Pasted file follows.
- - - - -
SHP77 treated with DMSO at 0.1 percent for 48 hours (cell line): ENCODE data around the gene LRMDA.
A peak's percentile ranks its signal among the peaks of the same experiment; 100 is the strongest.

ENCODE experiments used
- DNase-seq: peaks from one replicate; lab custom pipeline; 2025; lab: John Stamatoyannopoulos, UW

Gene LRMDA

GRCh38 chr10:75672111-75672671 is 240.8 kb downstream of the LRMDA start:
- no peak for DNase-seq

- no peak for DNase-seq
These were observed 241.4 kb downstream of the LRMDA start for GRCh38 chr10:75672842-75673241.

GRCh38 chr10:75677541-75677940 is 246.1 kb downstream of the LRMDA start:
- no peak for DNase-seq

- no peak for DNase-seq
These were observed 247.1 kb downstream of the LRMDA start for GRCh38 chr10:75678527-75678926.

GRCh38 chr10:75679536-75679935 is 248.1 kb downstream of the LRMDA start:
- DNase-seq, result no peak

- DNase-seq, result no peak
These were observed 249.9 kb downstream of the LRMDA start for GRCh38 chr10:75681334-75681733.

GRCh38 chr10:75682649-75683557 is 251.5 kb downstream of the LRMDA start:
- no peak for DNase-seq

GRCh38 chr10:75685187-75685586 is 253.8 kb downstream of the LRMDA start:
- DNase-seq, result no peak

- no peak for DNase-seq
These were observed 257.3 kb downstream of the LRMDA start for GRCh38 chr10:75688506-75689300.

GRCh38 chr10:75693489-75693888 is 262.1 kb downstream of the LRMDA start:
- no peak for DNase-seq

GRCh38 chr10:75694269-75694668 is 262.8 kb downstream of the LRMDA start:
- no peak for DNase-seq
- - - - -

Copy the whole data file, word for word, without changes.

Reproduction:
SHP77 treated with DMSO at 0.1 percent for 48 hours (cell line): ENCODE data around the gene LRMDA.
A peak's percentile ranks its signal among the peaks of the same experiment; 100 is the strongest.

ENCODE experiments used
- DNase-seq: peaks from one replicate; lab custom pipeline; 2025; lab: John Stamatoyannopoulos, UW

Gene LRMDA

GRCh38 chr10:75672111-75672671 is 240.8 kb downstream of the LRMDA start:
- no peak for DNase-seq

- no peak for DNase-seq
These were observed 241.4 kb downstream of the LRMDA start for GRCh38 chr10:75672842-75673241.

GRCh38 chr10:75677541-75677940 is 246.1 kb downstream of the LRMDA start:
- no peak for DNase-seq

- no peak for DNase-seq
These were observed 247.1 kb downstream of the LRMDA start for GRCh38 chr10:75678527-75678926.

GRCh38 chr10:75679536-75679935 is 248.1 kb downstream of the LRMDA start:
- DNase-seq, result no peak

- DNase-seq, result no peak
These were observed 249.9 kb downstream of the LRMDA start for GRCh38 chr10:75681334-75681733.

GRCh38 chr10:75682649-75683557 is 251.5 kb downstream of the LRMDA start:
- no peak for DNase-seq

GRCh38 chr10:75685187-75685586 is 253.8 kb downstream of the LRMDA start:
- DNase-seq, result no peak

- no peak for DNase-seq
These were observed 257.3 kb downstream of the LRMDA start for GRCh38 chr10:75688506-75689300.

GRCh38 chr10:75693489-75693888 is 262.1 kb downstream of the LRMDA start:
- no peak for DNase-seq

GRCh38 chr10:75694269-75694668 is 262.8 kb downstream of the LRMDA start:
- no peak for DNase-seq